Real Estate Articles
Build to Suit Option
Written by Brent Pace for Gaebler Ventures
As your venture grows, you may find yourself leasing larger and larger spaces. When the time comes that you need your own space, you may want to consider a build-to-suit option.
Most entrepreneurs spend their days and nights trying to grow their business.
As your business grows you may find yourself constantly needing larger and larger office spaces. In addition, if your venture has specialized functions you may find that you have needs that aren't adequately addressed by most typical office spaces. When the time comes that your company has become large enough to justify your own building, you may consider the build to suit option.
The build to suit option, as the name implies, suggests that you have a developer build an office building to suit your needs. In doing this, there are two main types of build to suit programs we should examine. The first is a build to suit and then purchase program, the second is a build to suit with a long term lease agreement.
Build to Suit: Building Ownership
As your venture grows and you hire a developer to help you build your own building, one of the simplest ways to do it involves you actually owning the building upon completion. There are several advantages to doing this, with the main advantage being that you have a long-term home that you can modify as you wish. Owning your building also places some issues on your plate, including financing.
There are two sub-options when you finance your own building ownership. The first is to allow the developer to complete the project on their own construction loan, and then execute a final purchase from the developer. The second option is for you, the owner, to take part in the construction loan up front and close your own financing without the developer involved.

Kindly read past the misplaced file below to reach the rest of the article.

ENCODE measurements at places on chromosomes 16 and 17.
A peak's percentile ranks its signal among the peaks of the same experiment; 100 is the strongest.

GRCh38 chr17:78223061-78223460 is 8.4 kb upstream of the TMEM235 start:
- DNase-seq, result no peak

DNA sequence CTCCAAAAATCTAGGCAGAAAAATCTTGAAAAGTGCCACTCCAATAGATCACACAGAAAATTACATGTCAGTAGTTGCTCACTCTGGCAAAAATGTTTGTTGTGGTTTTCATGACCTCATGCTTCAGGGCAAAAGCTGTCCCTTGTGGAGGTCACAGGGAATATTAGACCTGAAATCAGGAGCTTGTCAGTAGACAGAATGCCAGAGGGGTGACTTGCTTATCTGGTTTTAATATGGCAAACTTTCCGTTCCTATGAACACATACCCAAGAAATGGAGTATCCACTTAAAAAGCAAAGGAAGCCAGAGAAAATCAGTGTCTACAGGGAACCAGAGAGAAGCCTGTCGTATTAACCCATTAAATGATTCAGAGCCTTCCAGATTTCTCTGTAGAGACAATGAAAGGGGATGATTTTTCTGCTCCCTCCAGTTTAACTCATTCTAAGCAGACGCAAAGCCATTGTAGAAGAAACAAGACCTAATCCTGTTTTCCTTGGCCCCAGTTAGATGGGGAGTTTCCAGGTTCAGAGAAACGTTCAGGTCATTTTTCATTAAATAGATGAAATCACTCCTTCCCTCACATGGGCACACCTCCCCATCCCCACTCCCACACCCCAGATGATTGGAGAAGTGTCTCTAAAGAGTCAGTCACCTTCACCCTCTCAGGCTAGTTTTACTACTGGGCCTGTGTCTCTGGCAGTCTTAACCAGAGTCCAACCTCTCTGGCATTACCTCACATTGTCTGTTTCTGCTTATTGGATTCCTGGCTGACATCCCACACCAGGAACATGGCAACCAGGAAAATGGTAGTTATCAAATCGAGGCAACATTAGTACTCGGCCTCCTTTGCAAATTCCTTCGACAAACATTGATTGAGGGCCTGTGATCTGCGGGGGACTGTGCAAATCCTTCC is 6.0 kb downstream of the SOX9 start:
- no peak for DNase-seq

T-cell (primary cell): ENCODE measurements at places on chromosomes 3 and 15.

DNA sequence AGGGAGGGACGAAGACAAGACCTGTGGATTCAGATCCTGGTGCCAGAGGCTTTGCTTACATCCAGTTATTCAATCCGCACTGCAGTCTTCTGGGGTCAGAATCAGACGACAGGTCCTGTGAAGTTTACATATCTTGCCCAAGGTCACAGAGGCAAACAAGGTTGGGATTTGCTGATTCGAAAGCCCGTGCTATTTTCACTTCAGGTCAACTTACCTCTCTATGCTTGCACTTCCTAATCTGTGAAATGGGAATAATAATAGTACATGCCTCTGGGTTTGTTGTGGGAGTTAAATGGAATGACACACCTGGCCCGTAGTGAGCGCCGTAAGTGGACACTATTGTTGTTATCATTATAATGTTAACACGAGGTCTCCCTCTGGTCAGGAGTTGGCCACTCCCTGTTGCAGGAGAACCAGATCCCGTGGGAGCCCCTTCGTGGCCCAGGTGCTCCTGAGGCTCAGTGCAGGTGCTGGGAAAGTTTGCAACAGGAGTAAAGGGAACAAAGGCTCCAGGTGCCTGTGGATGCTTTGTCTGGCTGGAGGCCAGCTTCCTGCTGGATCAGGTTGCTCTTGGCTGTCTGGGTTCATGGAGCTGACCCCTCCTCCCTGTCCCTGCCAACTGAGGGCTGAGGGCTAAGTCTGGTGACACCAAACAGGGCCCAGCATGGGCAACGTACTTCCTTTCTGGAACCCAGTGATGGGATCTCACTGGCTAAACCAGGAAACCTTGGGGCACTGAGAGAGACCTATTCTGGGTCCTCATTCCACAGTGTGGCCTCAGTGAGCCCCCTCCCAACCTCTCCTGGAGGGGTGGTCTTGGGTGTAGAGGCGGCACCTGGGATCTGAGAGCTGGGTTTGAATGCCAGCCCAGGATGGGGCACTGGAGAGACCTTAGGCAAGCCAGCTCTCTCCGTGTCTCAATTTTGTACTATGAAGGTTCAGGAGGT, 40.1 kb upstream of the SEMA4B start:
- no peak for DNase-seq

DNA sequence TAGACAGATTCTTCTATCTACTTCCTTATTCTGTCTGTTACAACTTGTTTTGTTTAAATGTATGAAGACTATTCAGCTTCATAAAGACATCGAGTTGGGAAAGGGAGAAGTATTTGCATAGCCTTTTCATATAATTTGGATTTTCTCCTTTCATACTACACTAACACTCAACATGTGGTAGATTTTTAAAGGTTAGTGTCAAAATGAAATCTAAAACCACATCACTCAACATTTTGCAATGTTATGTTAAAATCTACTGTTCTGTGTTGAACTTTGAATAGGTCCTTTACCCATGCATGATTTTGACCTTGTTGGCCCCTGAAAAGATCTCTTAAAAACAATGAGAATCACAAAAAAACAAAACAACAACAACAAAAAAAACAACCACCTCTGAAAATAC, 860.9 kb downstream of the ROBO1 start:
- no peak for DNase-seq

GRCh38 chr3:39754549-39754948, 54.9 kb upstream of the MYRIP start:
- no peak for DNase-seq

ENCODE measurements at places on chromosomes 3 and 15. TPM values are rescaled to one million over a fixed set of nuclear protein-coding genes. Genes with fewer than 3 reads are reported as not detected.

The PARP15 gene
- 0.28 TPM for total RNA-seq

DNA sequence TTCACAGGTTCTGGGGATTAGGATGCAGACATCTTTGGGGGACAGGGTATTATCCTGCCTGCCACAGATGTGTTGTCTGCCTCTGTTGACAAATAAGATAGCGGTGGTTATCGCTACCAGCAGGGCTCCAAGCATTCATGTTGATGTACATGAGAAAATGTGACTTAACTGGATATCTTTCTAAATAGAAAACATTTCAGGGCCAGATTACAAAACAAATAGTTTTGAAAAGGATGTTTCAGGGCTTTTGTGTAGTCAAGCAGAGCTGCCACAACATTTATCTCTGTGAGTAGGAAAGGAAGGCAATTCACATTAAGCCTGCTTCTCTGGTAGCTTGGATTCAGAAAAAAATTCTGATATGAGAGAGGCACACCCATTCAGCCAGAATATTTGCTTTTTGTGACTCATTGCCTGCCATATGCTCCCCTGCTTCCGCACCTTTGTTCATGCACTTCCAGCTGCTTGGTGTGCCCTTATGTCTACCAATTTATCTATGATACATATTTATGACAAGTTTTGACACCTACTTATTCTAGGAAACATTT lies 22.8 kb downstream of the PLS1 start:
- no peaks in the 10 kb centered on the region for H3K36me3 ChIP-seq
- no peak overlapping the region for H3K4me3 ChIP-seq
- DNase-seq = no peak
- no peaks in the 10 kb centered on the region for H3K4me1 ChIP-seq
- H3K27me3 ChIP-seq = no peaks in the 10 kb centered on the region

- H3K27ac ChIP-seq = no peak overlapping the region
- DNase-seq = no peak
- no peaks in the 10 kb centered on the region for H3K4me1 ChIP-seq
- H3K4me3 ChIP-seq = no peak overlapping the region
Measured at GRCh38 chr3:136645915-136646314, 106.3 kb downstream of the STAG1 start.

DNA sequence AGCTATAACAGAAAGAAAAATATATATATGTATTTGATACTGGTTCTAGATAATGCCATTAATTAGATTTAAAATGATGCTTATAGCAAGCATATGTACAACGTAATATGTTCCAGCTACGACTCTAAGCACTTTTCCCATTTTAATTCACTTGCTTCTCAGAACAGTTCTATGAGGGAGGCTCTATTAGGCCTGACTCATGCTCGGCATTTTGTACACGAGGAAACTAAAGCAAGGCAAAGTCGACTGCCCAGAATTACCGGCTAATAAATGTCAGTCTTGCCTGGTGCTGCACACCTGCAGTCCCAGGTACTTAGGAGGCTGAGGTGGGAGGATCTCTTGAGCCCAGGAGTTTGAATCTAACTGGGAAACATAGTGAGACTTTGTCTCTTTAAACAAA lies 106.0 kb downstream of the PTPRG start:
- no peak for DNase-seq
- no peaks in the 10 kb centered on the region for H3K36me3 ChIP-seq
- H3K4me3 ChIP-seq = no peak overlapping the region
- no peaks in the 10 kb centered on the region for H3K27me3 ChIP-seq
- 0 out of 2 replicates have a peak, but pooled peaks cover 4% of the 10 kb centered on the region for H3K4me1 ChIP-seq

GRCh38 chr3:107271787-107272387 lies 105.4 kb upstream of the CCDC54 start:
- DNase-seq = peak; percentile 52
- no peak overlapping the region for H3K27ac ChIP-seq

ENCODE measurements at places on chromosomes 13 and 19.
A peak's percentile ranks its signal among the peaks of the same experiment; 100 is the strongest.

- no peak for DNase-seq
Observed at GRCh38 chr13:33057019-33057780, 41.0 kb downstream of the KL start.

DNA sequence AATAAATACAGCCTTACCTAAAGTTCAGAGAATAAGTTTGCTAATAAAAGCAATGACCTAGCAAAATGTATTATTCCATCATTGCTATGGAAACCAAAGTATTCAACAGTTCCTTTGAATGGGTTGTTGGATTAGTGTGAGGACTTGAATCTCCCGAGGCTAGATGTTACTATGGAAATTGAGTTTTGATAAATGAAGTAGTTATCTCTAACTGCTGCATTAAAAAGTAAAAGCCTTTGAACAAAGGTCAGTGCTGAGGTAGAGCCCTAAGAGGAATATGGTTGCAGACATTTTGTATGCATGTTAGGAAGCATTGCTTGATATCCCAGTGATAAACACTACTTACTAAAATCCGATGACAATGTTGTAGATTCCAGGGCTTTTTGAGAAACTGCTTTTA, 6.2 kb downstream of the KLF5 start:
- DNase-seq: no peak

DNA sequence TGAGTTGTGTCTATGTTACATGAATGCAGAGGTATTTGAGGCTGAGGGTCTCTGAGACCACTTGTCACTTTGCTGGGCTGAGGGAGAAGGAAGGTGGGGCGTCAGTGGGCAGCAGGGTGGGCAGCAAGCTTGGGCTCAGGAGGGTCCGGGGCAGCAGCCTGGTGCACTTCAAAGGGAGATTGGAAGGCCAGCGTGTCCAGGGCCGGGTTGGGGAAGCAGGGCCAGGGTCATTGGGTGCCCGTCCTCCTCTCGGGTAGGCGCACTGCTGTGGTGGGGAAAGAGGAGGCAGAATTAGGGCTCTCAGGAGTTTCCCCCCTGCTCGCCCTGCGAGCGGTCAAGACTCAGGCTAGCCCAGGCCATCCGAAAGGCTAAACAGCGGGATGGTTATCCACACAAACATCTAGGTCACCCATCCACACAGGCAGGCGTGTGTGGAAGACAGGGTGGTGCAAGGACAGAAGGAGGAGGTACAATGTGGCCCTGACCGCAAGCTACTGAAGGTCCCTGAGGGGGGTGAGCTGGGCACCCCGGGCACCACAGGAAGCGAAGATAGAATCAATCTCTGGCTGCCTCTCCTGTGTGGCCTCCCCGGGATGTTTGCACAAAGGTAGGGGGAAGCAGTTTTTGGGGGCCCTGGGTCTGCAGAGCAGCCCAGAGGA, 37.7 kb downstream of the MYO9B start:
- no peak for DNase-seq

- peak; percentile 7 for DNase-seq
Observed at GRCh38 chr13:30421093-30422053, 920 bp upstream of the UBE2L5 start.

The main incentive for the developer in any of these situations is the fee involved in building the project. It is not uncommon to see a development fee in excess of 5% of the total project costs in order to get this work done. Since they have no residual value, they collect this fee in pieces as the construction is paid for. Although this fee could be several million dollars, all of the gains made as the loan is paid down go to you as the owner.
Build to Suit: Long Term Lease
The second option is probably the most typical option of these two. This option involves having your developer also become your Landlord at the conclusion of construction. This option preserves capital flexibility for you, while still giving you all of the space and features that your business requires.
In order to finance the building with you as the anchor tenant, most developers will require a lease in excess of 10 years. Although the term is long, you should also be aware that this option can provide you with additional flexibility. For instance, the developer may wish to build an office building with about 200,000 square feet although you only need 100,000 square feet currently. The developer will lease the excess space, but you will likely be able to get options to expand into that space in the future without paying for it now. If you build a 200,000 square foot building for yourself you will either need to take responsibility for leasing it out, or just pay for the space yourself through footing your mortgage bill without receiving any outside rents.
Brent Pace is currently an MBA candidate at University of California at Berkeley. Originally from Salt Lake City, Brent's experience is in commercial real estate development and management. Brent will have tips for small business owners as they negotiate their real estate needs.
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